Subject: 4sSydney open panel CfP E/valuative Actions

Dear all,

4sSydney is now open for submissions:

We would like to invite you to submit proposals for papers to our Open Panel:

(52) - E/valuative Actions: Exploring the doings of e/valuation in evaluative systems

New forms of evaluation are reconfiguring professional and organisational life in ways we are only beginning to understand. Not only has the number of evaluations multiplied; multiple evaluative agencies often co-exist. Recent sociological research has therefore emphasised the empirical importance of focusing on the dynamics that occur when activities in an organisation become subject to multiple (sometimes competing) e/valuation registers (Brandtner 2017; Pontikes 2012; Stark 2009). This research also suggests that the plurality of e/valuation registers to which an organisation is subject may actually strengthen the ‘resilience’ and ‘creative potential’ of that organisation. In this track, we wish to bring into awareness the multiplicity of e/valuation practices and how these influence organisational practices, including practices of knowledge production and healthcare.
Expanding STS insights in the enactment of e/valuation in contemporary society, this track attends to evaluative actions; exploring the ‘critical multidimensionality’ of how professional work is assessed and configured numerically, verbally and visually through the use of metrics – both by ‘outside’ actors and practitioners themselves. Metrics allow for experimenting; using performance measurement to enhance healthcare quality, or arranging a more sensitive and nuanced process of intellectual production assessment in which metrics are embedded in wider practices of valuation (de Rijcke et al. 2016, Bal 2017). Yet, e/valuation may also involve strategic ignorance (Pinto 2015, Gross & McGoey 2015); rendering certain aspects invisible, while strengthening others. We are interested in these evaluative actions, and seek to raise questions about their practices and consequences for public and professional life. Questions that may be raised: How to analyse the complex relationship between evaluative knowledges and practices? Which valuation practices and commitments (professional, ethical, material) are we ourselves entangled with in our own work? What ‘comfortable’ and less fitting subjectivities are interpellated in certain evaluative systems? Whose voice is or becomes legitimate?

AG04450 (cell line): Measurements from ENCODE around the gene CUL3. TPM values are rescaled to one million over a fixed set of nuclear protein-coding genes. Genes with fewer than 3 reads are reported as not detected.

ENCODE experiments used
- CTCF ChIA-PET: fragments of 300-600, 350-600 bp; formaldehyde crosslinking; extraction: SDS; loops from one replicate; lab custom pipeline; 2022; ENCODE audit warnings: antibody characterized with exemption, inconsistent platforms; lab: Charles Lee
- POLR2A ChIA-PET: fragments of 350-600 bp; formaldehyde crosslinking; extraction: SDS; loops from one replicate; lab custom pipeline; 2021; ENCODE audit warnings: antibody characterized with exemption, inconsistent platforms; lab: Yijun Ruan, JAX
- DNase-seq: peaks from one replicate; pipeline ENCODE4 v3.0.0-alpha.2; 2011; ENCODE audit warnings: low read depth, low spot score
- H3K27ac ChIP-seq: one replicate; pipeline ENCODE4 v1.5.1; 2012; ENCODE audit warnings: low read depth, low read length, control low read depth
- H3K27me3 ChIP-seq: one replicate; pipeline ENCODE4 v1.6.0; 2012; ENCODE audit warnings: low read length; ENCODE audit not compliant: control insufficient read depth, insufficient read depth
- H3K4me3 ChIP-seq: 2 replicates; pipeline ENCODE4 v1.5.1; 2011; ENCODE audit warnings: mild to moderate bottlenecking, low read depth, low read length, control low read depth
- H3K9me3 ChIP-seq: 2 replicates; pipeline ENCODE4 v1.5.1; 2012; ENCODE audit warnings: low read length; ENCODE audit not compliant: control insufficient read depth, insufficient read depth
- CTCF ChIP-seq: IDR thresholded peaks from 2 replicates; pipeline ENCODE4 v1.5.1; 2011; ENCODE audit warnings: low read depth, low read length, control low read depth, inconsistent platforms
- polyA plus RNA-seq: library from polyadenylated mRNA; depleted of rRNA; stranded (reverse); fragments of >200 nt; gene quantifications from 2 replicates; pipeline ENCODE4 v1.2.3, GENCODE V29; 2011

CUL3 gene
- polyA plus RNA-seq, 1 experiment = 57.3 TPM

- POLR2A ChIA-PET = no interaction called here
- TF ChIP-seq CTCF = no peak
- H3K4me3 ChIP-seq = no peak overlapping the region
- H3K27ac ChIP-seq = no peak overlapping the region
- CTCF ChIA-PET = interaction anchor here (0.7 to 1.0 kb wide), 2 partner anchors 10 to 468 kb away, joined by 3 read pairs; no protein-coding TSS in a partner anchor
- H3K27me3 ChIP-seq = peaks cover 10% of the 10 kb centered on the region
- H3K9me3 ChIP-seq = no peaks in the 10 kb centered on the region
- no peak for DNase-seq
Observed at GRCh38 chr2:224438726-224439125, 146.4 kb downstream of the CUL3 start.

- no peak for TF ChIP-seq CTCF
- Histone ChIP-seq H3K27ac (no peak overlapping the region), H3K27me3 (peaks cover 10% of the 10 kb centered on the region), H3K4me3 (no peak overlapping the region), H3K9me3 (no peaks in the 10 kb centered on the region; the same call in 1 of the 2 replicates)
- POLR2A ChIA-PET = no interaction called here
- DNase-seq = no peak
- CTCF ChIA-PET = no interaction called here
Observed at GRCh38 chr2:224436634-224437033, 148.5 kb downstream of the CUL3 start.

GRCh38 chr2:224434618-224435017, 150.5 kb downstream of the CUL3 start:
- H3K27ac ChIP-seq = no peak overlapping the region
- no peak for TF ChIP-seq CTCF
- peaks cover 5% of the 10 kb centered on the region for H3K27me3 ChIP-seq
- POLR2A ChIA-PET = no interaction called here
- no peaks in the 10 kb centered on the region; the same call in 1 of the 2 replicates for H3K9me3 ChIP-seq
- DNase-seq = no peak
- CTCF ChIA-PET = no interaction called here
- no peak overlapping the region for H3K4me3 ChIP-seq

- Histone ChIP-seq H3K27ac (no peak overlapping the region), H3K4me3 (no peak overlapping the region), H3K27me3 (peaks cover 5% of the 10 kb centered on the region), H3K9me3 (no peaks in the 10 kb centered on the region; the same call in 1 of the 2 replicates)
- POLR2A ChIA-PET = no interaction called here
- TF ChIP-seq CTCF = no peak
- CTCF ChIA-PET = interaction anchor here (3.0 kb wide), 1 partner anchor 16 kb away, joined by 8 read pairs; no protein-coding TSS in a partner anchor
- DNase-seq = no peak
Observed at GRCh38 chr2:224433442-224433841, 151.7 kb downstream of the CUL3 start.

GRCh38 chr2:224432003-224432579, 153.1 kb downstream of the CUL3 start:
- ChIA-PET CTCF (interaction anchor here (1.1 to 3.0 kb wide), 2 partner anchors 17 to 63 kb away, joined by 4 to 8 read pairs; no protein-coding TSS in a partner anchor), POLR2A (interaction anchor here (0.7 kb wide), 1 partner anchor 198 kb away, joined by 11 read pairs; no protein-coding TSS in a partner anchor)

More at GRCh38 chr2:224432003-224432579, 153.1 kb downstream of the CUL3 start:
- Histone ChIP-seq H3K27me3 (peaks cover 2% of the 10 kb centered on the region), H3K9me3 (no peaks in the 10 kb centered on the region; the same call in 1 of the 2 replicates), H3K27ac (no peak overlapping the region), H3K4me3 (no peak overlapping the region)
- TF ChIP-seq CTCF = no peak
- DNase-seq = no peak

Sarah de Rijcke, Tjitske Holtrop (Leiden University) + Iris Wallenburg, Roland Bal (Erasmus University Rotterdam)
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